27 Dresses Review
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The bridesmaid dress: an unnaturally-colored torture device made of shiny satin and rustling taffeta, accented by big, unflattering bows and ruffles and accessorized with flowery hairpieces and dyed-to-match shoes. Uncomfortable, expensive, and purposely designed to make even the bride’s hottest single friends look like washed-out, fluffed-up trolls. It’s a painful rite of passage for all women—one with photographic proof that’s preserved for all of time.

Fortunately, thanks to my small family and my tendency toward male friends, I have just five of them. But Jane (Katherine Heigl) has 27—all stuffed into a closet in her apartment.

Ever since Jane was a little girl, she’s loved weddings. Some might even say she’s obsessed with weddings. She’s helped all of her friends on their Big Day—and she has the collection of dresses to prove it. Someday, of course, Jane would like to have her own Big Day—but until the love of her life, her boss, George (Edward Burns), starts seeing her as more than just his assistant, she’ll just keep shoving more dresses into her closet.

When Jane’s gorgeous little sister, Tess (Malin Akerman), comes for a visit, though, she shatters Jane’s dream—by snagging Jane’s dream groom. When George proposes, Jane starts planning her sister’s dream wedding—closely observed by Kevin (James Marsden), the cynical reporter who’s covering the wedding.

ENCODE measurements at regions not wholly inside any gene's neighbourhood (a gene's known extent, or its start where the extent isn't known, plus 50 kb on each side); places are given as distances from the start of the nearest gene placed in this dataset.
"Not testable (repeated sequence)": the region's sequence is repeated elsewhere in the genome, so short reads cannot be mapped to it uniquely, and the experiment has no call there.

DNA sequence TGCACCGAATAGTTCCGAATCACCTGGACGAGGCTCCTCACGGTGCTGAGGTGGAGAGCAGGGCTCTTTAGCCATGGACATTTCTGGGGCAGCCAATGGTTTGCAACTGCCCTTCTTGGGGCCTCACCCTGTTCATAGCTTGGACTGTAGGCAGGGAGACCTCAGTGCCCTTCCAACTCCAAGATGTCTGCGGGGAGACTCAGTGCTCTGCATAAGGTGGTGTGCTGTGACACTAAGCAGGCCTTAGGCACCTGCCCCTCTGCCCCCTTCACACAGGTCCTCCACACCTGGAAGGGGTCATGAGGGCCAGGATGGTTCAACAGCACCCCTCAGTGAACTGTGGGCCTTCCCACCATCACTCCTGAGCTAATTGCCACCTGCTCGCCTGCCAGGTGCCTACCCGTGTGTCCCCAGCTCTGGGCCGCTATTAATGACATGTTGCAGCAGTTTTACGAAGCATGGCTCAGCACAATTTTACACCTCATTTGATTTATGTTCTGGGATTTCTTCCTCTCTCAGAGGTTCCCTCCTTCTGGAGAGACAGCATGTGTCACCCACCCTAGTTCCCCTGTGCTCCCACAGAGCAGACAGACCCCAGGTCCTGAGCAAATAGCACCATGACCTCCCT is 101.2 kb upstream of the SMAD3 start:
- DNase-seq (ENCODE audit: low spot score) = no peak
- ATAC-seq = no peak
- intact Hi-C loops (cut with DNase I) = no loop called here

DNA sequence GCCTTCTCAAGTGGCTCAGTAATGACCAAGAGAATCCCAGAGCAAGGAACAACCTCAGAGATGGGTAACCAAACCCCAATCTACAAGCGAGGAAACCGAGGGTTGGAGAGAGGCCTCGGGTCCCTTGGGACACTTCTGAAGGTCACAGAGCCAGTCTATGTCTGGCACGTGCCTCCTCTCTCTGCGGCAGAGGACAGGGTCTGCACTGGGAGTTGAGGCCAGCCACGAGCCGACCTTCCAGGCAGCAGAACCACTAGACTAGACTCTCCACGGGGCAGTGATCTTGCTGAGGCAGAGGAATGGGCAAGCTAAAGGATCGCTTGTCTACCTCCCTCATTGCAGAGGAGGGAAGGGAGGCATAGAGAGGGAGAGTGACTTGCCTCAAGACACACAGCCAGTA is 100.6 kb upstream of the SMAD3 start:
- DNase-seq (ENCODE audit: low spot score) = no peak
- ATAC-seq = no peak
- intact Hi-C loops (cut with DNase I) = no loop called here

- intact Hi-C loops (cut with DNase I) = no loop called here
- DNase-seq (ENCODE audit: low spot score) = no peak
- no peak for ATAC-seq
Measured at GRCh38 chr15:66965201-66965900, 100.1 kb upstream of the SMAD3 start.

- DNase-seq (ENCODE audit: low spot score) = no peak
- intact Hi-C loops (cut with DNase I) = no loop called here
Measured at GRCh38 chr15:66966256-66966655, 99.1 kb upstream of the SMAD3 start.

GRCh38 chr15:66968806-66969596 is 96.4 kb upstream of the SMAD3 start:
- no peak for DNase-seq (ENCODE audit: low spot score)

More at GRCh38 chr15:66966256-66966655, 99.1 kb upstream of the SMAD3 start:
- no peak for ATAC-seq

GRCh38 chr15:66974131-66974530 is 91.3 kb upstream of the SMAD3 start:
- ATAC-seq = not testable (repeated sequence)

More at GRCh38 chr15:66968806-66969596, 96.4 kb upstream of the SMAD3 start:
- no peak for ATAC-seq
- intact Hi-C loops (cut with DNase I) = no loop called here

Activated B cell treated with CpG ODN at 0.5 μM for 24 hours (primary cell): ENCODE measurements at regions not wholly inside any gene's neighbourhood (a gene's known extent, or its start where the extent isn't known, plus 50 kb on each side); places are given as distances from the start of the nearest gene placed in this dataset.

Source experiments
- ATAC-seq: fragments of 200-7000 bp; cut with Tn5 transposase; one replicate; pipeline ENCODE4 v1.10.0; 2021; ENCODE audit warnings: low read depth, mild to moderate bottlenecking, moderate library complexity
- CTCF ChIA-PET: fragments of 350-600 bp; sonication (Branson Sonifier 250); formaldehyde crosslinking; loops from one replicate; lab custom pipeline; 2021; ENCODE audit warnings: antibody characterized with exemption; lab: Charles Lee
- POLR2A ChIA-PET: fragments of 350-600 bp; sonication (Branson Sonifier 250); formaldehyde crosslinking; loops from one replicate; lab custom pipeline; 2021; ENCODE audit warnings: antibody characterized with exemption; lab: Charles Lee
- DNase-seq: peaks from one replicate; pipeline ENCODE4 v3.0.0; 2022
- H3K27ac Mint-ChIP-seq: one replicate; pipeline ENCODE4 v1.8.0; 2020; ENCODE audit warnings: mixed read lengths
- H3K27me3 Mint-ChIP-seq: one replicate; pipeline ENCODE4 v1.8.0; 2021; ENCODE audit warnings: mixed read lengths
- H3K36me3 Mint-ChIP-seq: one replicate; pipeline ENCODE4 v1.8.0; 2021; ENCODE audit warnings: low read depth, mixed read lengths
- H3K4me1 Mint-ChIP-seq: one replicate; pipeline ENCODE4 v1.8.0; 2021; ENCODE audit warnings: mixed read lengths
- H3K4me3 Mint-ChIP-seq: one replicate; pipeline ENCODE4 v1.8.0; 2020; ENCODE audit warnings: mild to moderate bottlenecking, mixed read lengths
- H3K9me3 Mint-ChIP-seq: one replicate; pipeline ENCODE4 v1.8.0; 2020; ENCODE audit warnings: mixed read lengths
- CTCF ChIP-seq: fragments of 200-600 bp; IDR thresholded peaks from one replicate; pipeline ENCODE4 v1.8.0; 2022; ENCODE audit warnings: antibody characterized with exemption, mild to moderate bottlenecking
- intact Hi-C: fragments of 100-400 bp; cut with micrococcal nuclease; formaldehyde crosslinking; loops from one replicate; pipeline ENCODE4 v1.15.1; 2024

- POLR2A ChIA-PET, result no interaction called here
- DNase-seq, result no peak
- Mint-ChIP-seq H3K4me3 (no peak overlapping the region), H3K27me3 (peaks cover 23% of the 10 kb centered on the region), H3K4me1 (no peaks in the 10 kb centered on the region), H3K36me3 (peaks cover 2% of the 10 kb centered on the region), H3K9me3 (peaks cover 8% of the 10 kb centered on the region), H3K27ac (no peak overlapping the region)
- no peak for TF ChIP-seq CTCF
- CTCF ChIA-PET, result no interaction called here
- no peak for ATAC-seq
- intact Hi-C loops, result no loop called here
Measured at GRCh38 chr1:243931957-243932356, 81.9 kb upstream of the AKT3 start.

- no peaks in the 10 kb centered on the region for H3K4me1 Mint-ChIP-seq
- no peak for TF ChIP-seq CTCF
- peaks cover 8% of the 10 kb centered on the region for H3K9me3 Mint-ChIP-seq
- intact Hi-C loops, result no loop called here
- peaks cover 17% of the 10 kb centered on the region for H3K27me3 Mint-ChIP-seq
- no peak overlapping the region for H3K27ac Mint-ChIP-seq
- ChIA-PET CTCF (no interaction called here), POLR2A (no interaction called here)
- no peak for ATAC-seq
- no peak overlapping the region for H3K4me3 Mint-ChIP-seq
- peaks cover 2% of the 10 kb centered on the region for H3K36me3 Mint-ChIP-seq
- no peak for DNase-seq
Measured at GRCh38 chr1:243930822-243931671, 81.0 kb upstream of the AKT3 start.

After a painfully long opening scene, in which Jane races back and forth between two different weddings, things begin to pick up for 27 Dresses. Heigl is lovably delusional as Jane, and she plays her discomfort with her sister’s new relationship relatively well. Though Katherine Heigl is far from homely-big-sister material, she makes you believe her character—and feel her pain. Especially in the beginning, the story is fluffy but cute—and it helps that it’s surprisingly smart and well-written.

It’s not long, though, before the old chick-lit clichés kick in—and it seems as though the screenwriter switched to autopilot. Everything becomes more and more predictable—so predictable, in fact, that I started quoting lines verbatim before the actors said them. And though I won’t give away the ending—in case you’ve never seen a chick flick before and want to be surprised—you’ll see it coming before the movie even starts.

But perhaps my annoyance is mostly due to Malin Ackerman, whose relentlessly irritating character mixed with a hearty dose of painful overacting made me cringe every time she showed up on-screen. Or maybe it’s because George, the object of Jane’s affection, is about as lovable as a cardboard cutout. Or maybe because Kevin, though well-played, isn’t really developed as a character.

As far as chick flicks go, 27 Dresses is slightly better than average. It has some genuinely funny moments—and Heigl and Marsden are undeniably adorable. If you’ve ever been in a wedding (or five), you’ll be able to relate to the ugly dresses and the horror stories. And had the story stayed as smart and funny and sometimes even surprising as it is in the first half, it could have been well above average. Unfortunately, it falls prey to a few too many chick flick clichés.

If 27 Dresses were a bridesmaid dress, it would be wearable but garishly pink, with a big, unflattering bow on the butt—tolerable and even cute in parts but not something you’ll be dying to wear [watch] again.

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